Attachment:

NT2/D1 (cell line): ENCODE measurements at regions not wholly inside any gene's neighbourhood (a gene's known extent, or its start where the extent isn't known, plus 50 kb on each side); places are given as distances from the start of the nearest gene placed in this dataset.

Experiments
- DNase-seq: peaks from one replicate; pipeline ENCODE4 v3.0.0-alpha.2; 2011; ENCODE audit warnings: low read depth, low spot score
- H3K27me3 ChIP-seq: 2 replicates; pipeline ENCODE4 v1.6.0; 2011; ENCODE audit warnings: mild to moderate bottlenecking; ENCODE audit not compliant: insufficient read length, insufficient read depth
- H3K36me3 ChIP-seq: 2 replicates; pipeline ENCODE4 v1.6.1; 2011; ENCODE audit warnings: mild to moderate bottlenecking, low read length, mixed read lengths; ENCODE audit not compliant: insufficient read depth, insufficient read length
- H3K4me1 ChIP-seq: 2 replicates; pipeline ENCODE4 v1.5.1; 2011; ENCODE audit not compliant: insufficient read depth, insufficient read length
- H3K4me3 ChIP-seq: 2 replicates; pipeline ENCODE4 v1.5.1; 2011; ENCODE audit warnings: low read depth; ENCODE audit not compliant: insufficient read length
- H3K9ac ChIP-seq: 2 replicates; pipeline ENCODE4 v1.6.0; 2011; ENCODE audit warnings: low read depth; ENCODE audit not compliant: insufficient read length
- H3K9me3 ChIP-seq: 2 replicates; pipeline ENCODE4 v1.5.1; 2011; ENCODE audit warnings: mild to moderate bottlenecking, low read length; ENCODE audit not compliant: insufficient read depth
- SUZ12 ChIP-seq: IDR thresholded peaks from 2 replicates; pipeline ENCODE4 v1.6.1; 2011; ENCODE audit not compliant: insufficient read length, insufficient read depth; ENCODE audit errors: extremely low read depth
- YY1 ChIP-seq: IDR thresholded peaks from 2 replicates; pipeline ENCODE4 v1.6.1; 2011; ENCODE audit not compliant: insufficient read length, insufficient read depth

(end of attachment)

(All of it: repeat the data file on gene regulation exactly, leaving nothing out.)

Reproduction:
NT2/D1 (cell line): ENCODE measurements at regions not wholly inside any gene's neighbourhood (a gene's known extent, or its start where the extent isn't known, plus 50 kb on each side); places are given as distances from the start of the nearest gene placed in this dataset.

Experiments
- DNase-seq: peaks from one replicate; pipeline ENCODE4 v3.0.0-alpha.2; 2011; ENCODE audit warnings: low read depth, low spot score
- H3K27me3 ChIP-seq: 2 replicates; pipeline ENCODE4 v1.6.0; 2011; ENCODE audit warnings: mild to moderate bottlenecking; ENCODE audit not compliant: insufficient read length, insufficient read depth
- H3K36me3 ChIP-seq: 2 replicates; pipeline ENCODE4 v1.6.1; 2011; ENCODE audit warnings: mild to moderate bottlenecking, low read length, mixed read lengths; ENCODE audit not compliant: insufficient read depth, insufficient read length
- H3K4me1 ChIP-seq: 2 replicates; pipeline ENCODE4 v1.5.1; 2011; ENCODE audit not compliant: insufficient read depth, insufficient read length
- H3K4me3 ChIP-seq: 2 replicates; pipeline ENCODE4 v1.5.1; 2011; ENCODE audit warnings: low read depth; ENCODE audit not compliant: insufficient read length
- H3K9ac ChIP-seq: 2 replicates; pipeline ENCODE4 v1.6.0; 2011; ENCODE audit warnings: low read depth; ENCODE audit not compliant: insufficient read length
- H3K9me3 ChIP-seq: 2 replicates; pipeline ENCODE4 v1.5.1; 2011; ENCODE audit warnings: mild to moderate bottlenecking, low read length; ENCODE audit not compliant: insufficient read depth
- SUZ12 ChIP-seq: IDR thresholded peaks from 2 replicates; pipeline ENCODE4 v1.6.1; 2011; ENCODE audit not compliant: insufficient read length, insufficient read depth; ENCODE audit errors: extremely low read depth
- YY1 ChIP-seq: IDR thresholded peaks from 2 replicates; pipeline ENCODE4 v1.6.1; 2011; ENCODE audit not compliant: insufficient read length, insufficient read depth